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UK Pushes for Mine-Detecting Drone Technologies

Scientists and engineers from the UK’s Defence Science and Technology Laboratory (DSTL) are conducting research to equip the armed forces with innovative unmanned aerial vehicles (UAVs) for explosive threat detection.

The DSTL worked with NATO allies in Spain and Canada on demonstrations for the UAV industry to assess their capabilities.

First Steps to Safety

Minister for Defence Procurement James Cartlidge stressed the importance of the research.

“The UK and our NATO allies are spearheading research into this technology, which has the potential to not only enhance protection for our Service Personnel, but also speed up battlefield progress,” he said.

The two-week NATO trials allowed international and academic organizations to showcase their sensor capabilities that could work together with drone technologies.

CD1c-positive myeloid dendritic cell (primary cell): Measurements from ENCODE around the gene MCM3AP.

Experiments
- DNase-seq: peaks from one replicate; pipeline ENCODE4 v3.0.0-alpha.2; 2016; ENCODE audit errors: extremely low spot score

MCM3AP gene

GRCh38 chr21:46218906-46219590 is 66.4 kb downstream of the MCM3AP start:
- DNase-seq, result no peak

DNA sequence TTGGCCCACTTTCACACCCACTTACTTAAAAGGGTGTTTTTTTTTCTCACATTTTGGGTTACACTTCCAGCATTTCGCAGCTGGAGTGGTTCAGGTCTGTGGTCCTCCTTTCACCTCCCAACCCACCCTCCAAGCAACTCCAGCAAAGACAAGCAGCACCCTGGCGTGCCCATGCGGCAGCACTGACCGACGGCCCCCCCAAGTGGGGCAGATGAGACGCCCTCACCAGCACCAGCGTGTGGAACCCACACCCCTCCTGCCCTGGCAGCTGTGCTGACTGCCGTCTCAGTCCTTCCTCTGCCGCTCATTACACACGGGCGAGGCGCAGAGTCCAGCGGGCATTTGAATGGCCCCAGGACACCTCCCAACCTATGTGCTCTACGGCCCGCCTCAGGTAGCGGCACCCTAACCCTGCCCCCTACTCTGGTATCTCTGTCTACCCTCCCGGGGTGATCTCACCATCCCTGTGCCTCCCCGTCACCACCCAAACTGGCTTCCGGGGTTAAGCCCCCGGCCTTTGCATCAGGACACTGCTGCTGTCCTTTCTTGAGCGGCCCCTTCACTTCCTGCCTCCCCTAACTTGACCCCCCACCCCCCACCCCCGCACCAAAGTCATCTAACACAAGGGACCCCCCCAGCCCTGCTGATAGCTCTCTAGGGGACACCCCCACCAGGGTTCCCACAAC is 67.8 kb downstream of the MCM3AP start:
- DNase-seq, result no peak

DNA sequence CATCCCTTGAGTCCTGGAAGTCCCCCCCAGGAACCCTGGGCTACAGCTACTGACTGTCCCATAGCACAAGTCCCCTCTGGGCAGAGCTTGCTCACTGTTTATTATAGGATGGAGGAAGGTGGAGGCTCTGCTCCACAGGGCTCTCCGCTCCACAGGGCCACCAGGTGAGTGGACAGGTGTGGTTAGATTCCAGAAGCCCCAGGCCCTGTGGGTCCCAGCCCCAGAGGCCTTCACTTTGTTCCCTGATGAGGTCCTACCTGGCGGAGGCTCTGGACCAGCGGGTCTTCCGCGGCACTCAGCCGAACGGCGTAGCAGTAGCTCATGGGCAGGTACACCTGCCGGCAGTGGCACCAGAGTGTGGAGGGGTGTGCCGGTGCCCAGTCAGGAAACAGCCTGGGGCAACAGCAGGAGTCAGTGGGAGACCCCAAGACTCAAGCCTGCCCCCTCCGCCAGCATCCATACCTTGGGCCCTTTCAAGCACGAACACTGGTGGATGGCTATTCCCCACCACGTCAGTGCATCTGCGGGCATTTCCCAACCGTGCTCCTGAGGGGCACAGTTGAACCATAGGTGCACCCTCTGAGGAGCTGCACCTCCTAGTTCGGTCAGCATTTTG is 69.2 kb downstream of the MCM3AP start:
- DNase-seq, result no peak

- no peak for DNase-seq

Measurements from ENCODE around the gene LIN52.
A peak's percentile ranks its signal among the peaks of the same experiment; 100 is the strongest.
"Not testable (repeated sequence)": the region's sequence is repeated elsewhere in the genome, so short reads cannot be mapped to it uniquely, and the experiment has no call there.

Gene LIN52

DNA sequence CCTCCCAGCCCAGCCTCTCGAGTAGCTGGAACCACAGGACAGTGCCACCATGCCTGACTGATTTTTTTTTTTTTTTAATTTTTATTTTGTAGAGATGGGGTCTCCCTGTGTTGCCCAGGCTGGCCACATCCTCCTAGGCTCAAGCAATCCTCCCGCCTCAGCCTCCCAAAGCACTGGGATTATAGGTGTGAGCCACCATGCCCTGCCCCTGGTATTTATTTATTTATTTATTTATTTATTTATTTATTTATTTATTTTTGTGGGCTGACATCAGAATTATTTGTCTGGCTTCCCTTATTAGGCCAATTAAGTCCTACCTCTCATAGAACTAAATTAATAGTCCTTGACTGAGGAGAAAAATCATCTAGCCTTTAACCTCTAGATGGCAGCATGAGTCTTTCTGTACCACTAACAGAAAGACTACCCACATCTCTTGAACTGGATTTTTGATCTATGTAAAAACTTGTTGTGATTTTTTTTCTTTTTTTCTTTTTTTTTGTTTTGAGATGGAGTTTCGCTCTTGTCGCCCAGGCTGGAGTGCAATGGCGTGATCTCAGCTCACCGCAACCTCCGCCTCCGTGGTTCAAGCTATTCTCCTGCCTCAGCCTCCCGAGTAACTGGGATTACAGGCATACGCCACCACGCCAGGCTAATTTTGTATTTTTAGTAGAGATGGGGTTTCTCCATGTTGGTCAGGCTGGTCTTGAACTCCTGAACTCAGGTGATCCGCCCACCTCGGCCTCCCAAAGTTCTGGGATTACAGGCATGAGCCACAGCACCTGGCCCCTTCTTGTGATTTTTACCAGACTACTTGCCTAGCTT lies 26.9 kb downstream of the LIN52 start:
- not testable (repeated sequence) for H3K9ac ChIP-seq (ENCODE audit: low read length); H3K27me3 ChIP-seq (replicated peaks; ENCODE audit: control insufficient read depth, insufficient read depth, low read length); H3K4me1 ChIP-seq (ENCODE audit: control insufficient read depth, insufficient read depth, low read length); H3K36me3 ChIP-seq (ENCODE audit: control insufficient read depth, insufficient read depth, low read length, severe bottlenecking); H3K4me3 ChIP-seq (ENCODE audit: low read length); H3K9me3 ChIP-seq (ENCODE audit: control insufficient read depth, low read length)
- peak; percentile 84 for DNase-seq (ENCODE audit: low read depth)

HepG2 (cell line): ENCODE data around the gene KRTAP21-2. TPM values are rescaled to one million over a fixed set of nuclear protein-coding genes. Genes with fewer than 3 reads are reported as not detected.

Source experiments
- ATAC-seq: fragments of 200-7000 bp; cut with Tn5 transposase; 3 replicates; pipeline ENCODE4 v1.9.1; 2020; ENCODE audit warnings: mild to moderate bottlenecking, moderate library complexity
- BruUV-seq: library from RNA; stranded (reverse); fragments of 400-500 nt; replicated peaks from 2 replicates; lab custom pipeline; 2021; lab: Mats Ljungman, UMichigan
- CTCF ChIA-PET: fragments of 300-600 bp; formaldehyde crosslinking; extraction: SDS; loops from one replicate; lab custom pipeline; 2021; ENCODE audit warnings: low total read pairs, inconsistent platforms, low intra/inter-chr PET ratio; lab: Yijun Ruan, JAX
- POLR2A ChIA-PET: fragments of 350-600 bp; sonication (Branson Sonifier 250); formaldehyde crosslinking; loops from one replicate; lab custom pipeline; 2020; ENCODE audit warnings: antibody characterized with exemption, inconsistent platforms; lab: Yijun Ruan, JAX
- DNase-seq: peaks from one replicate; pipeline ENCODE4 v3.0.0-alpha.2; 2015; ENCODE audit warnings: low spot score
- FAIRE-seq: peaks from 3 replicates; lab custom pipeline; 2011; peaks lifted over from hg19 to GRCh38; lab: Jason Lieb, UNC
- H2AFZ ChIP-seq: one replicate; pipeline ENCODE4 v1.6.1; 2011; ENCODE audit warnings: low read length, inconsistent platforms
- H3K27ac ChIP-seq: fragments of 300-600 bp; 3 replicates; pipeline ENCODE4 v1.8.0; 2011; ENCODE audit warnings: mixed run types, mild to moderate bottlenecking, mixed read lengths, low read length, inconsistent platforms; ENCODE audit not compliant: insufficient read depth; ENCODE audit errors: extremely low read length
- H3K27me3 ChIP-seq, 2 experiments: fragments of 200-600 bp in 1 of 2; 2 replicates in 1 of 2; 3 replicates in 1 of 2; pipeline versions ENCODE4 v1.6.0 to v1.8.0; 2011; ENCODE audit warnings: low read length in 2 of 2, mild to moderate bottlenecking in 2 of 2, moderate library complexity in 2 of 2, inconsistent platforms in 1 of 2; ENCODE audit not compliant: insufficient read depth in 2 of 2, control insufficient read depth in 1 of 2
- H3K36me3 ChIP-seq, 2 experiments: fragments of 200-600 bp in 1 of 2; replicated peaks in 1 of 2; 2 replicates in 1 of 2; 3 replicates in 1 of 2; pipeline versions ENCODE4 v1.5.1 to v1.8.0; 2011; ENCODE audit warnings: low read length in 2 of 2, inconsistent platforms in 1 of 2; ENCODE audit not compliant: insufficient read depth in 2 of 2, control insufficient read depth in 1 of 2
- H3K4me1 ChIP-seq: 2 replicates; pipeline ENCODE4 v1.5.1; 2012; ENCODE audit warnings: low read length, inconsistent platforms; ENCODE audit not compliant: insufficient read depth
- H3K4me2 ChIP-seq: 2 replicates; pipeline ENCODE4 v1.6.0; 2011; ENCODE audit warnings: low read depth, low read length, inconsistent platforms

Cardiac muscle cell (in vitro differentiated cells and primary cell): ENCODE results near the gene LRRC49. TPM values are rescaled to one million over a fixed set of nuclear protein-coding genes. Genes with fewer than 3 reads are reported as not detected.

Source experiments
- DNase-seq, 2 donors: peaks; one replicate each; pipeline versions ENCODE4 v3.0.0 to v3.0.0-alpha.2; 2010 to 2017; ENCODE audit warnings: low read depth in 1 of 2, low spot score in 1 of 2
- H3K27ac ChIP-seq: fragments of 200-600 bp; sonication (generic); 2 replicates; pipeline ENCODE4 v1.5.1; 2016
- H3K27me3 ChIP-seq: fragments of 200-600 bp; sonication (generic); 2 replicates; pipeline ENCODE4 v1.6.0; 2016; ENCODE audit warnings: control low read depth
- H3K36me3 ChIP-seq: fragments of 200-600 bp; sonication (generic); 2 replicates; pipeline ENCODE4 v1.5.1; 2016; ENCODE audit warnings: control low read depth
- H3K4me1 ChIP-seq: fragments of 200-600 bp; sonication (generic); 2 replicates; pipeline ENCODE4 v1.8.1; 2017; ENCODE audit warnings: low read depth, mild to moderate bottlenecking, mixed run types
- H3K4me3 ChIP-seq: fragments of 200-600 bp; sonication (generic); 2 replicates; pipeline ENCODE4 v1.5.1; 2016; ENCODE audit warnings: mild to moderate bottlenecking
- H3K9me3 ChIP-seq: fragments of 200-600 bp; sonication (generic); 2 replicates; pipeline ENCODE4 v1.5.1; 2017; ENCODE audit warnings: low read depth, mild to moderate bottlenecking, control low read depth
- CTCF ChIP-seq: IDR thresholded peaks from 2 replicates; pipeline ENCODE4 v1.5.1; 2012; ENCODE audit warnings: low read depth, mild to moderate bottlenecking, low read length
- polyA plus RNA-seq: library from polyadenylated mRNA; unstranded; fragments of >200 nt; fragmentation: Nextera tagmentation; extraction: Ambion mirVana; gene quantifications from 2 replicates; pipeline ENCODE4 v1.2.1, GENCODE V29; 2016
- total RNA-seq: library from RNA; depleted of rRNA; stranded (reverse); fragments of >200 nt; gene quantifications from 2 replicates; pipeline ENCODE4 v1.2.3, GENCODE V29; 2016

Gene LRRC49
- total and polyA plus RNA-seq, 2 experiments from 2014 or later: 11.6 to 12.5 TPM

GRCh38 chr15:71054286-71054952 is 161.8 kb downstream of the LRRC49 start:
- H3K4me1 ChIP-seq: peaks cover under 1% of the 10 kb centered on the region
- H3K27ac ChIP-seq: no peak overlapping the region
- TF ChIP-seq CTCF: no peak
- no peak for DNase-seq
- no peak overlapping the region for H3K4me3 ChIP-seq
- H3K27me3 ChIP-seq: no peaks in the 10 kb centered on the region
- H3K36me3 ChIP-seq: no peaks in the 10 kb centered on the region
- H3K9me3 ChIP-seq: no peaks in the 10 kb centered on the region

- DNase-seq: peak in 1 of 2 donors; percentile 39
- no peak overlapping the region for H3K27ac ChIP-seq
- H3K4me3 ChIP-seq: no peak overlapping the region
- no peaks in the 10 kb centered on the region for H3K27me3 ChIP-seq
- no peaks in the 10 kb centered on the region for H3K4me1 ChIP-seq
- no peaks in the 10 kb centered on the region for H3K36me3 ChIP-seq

Although initial assessments have not been disclosed, the DSTL aims to use them to prioritize the next stages of research and development, scheduled to run over the next decade.

Assuring Safety With GARA

The mine-detecting drone research will be incorporated into the UK’s Ground Area Reconnaissance and Assurance (GARA) Project, a 2022 initiative aiming to mark and neutralize explosives at a safe distance for unimpeded military vehicles and personnel transit.

GARA promotes electromagnetic technology as a major countermeasure against land mines, developing concepts to neutralize tactically-placed explosive devices.

The DSTL’s push for mine-detecting technologies comes amid the British military’s efforts to assist Ukraine in clearing minefields left by Russian forces in the Russo-Ukrainian war.

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